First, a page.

The new ADATA XPG GAMMIX S70 BLADE PCIe Gen4 x4 M.2 2280 has huge sequential read speeds of up to 7400MB/sec (7.4GB/sec) and sequential reads of up to 6400MB/sec (6.4GB/sec) -- twice the speeds possible from the previous-gen PCIe 3.0 standard and an insane 15x the speed provided by SATA SSDs.
ADATA is making its new high-end XPG GAMMIX S70 BLADE PCIe Gen4 x4 M.2 2280 SSD available in capacities of up to 2TB, with a large 5-year warranty on top. ADATA is using a slim temperature-resistant aluminum heat sink on the GAMMIX S70 BLADE SSD which "gets rid of heat effectively. So effective it can reduce temperatures by up to twenty percent. Plus, the heat sink looks cool too with its geometric ridges".
Micron has announced that it will be ceasing development of its 3D XPoint technology, something it had co-developed with CPU giant Intel.
The company has announced it will be increasing its investment into memory products around the Compute Express Link (CXL) and that it needed to move resources from 3D XPoint over to CXL-based products. Micron said in a statement: "Micron plans to apply the knowledge it has gained from the breakthroughs achieved through its 3D XPoint initiative, as well as related engineering expertise and resources, to new types of memory-centric products that target the memory-storage hierarchy".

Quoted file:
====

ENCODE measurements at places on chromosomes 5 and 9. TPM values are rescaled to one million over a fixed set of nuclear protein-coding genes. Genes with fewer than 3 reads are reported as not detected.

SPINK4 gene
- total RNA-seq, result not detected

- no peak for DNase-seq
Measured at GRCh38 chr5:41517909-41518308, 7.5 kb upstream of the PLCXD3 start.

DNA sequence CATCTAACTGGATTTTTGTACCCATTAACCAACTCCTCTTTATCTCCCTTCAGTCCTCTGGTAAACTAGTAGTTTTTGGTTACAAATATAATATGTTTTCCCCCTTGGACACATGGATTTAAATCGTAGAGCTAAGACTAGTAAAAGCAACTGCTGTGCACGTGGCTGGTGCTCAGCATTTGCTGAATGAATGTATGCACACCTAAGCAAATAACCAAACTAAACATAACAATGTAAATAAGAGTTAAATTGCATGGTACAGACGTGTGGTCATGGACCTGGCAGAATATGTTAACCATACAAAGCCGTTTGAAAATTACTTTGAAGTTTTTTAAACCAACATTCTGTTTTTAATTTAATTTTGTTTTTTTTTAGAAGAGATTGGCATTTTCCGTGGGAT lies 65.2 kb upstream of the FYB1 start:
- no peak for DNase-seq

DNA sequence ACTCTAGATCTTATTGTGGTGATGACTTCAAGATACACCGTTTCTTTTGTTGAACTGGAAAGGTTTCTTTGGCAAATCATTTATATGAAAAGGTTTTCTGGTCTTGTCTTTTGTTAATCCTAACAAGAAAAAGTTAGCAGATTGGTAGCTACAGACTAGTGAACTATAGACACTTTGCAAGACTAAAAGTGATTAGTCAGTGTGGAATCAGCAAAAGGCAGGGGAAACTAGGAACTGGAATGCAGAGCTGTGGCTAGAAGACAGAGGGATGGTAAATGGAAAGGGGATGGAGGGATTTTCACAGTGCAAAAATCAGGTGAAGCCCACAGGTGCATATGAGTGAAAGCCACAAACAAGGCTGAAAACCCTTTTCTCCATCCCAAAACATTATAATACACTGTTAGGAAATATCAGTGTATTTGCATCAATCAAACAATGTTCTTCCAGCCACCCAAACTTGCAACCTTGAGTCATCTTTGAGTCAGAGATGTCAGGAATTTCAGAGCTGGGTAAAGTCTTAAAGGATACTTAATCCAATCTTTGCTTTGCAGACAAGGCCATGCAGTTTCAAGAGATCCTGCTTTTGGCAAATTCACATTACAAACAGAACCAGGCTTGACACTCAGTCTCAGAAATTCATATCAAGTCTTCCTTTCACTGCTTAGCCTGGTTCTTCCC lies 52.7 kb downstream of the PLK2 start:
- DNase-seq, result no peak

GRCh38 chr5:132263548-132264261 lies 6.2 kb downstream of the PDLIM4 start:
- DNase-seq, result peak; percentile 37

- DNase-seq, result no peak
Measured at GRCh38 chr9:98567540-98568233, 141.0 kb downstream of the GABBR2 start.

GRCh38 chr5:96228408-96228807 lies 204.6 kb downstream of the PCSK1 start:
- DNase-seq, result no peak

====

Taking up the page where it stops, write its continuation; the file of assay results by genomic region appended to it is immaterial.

Micron's bigger push into CXL-enabled memory products sees the interface running on the PCIe bus that enables flexible connections between compute, memory, and storage. The goal of CXL is to make more memory available to the user, and easier to manage -- memory not attached to the CPU, like traditional RAM is.
Silicon Motion has announce that it has kicked off development for PCIe 5.0 SSD controllers, preparing for the big next-gen wave of NVMe M.2 SSDs.
Right now the PCIe 4.0-based NVMe drives are maxing out at about 7GB/sec, so we should expect up to 14-16GB/sec or so from PCIe 5.0-based NVMe SSDs of the future. Most PCIe 4.0 SSDs come are on the PCIe 4.0 x4 interface and can still pump away at 7GB/sec, so a PCIe 5.0 x4 SSD should offer around 14GB/sec.
PCIe 4.0 x16 has up to 32GB/sec of bandwidth available while the next-gen PCIe 5.0 standard will double that up to a huge 64GB/sec that will leave 16GB/sec for the x4 interface -- perfect for next-gen PCIe 5.0 NVMe SSDs.